You may be asking yourself, how is that possible? Where to start?
Podcasts are the new bread and butter of the networking world. People may not always have time to check out a book recommendation, but everyone has time in their day-to-day life where they can start a podcast, whether it’s in the car, at the gym, or sitting behind their desk.
They’re great conversation starters that cover a plethora of topics.
Depending on what type of networking events you’ll be attending, here are three safe picks that will keep you up-to-date on what’s happening in the world so that you can be knowledgeable about an assortment of topics.
- HBR IdeaCast
A weekly podcast featuring the leading thinkers in business and management.
- TED Business
Whatever your business conundrum, there’s a TED Talk for that.
- This Week in Startups
Every day, Jason Calacanis and Molly Wood cover startups, technology, markets, media, crypto, and all the hottest topics in business and tech.
3. The Arts
Everyone needs a stress reliever of some kind, and for many, that means picking up a paintbrush, sitting down at a pottery wheel, or inflating the word count of a new project. Having a creative outlet that you’re passionate about is going to come across as authentic to anyone you speak to at a networking event, and if they share the same passion, you’ve just found your way in.
Even if it’s not exactly the “in” way that you’ve been searching for, you’ve at least made a helpful contact. In the world of business, networking is everything.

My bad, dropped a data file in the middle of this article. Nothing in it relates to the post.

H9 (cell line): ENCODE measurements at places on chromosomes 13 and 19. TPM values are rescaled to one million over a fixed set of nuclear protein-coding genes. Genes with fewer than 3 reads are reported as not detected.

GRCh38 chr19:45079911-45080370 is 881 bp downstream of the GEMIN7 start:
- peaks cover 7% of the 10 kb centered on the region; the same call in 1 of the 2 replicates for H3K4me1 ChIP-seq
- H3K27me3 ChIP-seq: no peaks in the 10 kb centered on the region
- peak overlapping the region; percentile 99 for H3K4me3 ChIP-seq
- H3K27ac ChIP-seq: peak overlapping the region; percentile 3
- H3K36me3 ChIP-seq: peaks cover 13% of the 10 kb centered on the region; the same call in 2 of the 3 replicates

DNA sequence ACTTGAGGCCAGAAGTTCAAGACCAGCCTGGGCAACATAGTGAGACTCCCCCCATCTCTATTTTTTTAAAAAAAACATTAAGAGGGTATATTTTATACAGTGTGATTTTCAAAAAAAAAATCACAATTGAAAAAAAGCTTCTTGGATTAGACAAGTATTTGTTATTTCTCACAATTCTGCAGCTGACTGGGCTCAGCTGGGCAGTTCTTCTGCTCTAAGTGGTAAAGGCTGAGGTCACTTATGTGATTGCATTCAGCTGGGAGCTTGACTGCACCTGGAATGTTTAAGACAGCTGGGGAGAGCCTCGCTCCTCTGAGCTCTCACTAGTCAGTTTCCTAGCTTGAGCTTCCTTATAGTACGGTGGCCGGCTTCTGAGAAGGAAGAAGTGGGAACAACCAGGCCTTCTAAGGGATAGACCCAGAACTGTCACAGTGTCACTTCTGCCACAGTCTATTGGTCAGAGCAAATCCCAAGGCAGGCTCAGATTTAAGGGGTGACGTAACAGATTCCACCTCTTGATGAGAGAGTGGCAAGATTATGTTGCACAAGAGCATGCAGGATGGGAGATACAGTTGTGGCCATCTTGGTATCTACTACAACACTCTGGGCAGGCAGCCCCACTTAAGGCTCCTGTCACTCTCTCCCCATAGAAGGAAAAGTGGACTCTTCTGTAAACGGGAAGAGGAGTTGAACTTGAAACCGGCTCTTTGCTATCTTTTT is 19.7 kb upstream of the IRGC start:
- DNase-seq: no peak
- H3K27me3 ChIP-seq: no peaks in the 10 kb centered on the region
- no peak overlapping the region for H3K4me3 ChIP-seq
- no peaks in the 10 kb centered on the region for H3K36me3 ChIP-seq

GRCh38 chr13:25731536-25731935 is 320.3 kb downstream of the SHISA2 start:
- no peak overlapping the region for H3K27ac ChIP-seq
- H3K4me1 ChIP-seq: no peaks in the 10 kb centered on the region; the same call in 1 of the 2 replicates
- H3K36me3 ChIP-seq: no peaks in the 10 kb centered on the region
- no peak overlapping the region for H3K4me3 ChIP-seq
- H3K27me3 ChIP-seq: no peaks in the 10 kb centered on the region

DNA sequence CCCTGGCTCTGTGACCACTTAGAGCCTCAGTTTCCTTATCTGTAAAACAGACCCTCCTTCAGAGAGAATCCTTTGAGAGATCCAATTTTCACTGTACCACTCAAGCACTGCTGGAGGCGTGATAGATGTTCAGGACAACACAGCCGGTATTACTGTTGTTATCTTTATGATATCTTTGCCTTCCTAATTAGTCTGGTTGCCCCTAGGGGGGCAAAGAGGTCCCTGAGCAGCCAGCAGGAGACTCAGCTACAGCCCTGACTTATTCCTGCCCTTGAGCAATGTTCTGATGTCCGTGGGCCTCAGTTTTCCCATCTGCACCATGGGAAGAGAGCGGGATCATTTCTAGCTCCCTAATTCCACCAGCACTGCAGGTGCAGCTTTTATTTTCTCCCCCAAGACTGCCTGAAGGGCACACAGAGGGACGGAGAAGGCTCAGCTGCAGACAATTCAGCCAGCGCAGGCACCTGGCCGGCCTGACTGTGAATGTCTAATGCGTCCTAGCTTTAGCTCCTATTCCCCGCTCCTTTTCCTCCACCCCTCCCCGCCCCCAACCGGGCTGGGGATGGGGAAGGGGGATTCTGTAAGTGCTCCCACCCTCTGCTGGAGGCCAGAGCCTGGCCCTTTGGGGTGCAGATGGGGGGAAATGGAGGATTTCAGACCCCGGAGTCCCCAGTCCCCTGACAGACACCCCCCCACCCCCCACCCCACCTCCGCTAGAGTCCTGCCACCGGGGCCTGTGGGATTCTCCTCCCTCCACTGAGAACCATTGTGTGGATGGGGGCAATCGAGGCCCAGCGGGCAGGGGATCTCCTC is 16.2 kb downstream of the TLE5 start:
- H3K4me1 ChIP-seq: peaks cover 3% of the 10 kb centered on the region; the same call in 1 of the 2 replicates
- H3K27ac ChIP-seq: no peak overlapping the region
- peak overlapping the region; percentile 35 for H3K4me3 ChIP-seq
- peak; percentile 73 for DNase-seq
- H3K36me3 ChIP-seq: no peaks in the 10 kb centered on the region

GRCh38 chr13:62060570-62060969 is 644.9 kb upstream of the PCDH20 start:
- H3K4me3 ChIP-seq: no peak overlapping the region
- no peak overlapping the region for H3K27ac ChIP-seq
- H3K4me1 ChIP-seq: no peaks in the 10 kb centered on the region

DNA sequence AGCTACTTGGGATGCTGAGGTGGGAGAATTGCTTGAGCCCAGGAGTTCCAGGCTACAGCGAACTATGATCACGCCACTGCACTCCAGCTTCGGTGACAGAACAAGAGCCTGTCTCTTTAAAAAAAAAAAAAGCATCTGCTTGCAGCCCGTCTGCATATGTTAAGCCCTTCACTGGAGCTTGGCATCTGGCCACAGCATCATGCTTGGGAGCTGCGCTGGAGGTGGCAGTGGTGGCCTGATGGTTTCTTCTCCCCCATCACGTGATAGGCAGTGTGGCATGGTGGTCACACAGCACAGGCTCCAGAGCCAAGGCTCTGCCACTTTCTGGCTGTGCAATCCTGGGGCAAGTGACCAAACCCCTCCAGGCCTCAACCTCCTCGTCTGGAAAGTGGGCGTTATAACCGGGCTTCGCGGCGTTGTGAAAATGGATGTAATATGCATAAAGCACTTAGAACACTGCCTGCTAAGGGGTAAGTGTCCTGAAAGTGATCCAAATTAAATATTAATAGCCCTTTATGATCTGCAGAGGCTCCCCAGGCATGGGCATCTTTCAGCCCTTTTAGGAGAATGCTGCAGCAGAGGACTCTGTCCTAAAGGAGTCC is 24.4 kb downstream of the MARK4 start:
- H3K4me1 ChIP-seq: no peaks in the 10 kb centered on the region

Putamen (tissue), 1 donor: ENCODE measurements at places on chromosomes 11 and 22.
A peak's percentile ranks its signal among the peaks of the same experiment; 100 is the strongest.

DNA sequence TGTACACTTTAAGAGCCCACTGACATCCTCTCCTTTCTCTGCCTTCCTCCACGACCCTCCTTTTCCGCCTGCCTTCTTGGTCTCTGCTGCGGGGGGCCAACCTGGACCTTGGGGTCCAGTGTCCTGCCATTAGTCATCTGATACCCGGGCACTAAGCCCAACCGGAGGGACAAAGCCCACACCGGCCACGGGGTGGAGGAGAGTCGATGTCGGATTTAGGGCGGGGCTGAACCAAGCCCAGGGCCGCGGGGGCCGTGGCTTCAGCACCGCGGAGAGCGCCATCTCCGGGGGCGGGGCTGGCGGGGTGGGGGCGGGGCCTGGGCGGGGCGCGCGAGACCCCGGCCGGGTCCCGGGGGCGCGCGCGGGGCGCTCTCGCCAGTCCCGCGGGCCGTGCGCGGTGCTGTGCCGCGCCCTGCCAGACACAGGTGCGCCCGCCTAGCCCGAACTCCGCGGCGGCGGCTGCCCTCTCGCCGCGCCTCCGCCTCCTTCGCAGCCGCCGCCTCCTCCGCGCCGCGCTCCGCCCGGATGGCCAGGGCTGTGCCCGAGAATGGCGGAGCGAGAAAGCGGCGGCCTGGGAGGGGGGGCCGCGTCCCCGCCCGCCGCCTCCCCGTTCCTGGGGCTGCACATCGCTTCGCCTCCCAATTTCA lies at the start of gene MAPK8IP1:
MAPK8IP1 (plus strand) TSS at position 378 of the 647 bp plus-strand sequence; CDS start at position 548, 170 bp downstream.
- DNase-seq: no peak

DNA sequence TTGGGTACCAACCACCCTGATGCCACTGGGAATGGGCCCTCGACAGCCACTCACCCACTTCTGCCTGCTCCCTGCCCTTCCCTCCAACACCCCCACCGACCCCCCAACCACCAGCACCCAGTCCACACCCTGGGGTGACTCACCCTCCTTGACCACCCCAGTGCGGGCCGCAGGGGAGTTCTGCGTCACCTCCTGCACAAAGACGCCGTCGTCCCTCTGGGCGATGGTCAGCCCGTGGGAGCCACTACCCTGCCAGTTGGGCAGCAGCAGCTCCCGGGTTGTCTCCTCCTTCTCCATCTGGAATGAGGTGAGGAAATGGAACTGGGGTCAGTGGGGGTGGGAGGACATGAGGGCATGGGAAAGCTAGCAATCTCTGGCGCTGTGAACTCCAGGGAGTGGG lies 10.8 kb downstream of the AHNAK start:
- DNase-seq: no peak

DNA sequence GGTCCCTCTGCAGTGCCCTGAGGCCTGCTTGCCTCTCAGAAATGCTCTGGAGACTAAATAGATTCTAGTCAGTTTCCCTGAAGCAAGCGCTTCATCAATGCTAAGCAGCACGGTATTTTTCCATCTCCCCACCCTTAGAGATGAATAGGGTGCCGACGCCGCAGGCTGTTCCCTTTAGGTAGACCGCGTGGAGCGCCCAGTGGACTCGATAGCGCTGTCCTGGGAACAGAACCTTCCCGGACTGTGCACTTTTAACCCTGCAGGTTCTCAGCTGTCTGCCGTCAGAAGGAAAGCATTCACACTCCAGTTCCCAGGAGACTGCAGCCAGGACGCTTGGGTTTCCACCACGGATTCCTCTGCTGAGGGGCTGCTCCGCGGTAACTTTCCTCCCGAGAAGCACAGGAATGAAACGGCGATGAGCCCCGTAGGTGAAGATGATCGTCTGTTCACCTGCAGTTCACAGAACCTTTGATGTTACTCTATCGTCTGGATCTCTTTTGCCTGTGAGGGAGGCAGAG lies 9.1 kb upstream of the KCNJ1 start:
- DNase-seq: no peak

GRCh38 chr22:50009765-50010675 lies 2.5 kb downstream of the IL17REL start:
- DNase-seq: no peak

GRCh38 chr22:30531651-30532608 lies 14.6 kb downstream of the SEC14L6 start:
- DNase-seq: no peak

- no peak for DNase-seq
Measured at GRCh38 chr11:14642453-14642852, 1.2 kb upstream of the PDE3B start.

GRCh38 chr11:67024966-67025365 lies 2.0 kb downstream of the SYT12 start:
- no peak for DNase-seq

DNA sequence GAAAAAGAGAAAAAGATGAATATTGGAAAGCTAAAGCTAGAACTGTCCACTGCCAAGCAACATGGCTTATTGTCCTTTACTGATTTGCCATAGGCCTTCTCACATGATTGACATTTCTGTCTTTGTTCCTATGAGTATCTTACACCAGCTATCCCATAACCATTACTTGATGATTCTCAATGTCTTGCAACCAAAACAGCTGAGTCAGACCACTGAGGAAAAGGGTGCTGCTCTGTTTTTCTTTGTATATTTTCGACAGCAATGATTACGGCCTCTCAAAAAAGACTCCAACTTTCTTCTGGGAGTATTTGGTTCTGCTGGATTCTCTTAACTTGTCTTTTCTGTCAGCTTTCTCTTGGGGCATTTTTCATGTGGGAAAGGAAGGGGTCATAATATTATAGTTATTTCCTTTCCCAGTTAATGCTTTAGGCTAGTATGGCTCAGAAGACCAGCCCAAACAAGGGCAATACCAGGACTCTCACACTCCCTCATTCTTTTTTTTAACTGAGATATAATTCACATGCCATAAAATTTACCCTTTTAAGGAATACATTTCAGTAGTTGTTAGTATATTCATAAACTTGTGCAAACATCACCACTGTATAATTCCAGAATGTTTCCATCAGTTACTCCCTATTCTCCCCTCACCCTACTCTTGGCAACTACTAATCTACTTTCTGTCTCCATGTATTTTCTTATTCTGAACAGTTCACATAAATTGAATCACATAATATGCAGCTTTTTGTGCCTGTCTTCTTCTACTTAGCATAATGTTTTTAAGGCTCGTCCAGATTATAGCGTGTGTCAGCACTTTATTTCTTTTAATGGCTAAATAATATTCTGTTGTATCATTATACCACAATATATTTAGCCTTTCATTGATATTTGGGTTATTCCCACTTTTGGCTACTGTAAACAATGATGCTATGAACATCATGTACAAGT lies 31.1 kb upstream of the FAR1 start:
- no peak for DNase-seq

Volunteering doesn’t just look good on your LinkedIn or resumé. If you’ve ever tried it, you know the sense of purpose and fulfillment that it offers in exchange for your time. It teaches you valuable skills, depending on the type of volunteering you take part in, and can also serve as networking events of their own.
Important note: do not volunteer with the idea of solely networking in mind. Your actions will come across as off-putting and disingenuous. This type of behavior is easy to spot, and you don’t want to get off on a bad foot with a future employer or important connection.
You can discuss your past involvement at a networking event when it’s appropriate or relevant, but remember to volunteer for the right reasons.
While exercise is important to your health, it can also be greatly beneficial when it comes to making new, important connections in the business world. Finding someone in the room who shares your favorite sports team is always a nice bonus, but you want to be sure you can take up your boss’ offer to join them on the golf course that weekend or on the tennis court.
Consider getting familiar with the game of your employer’s choice. Look up the rules and possibly take a lesson or two so that you can join them with confidence. Both golf and tennis are sports that allow for conversation, so they’re two of the most popular to find in the world of business.
You’ve got a lot to read up on, so to summarize: it is true that having interests outside of work can be time-consuming, but broadening your network is one of the most beneficial things that you can do for your career. After all, it’s all about connections, connections, connections. Having hobbies encourages you to be interested in new things, which can benefit you when meeting new people. Who knows? Maybe picking up that new book or listening to that popular podcast will be your way through a door you thought would never open.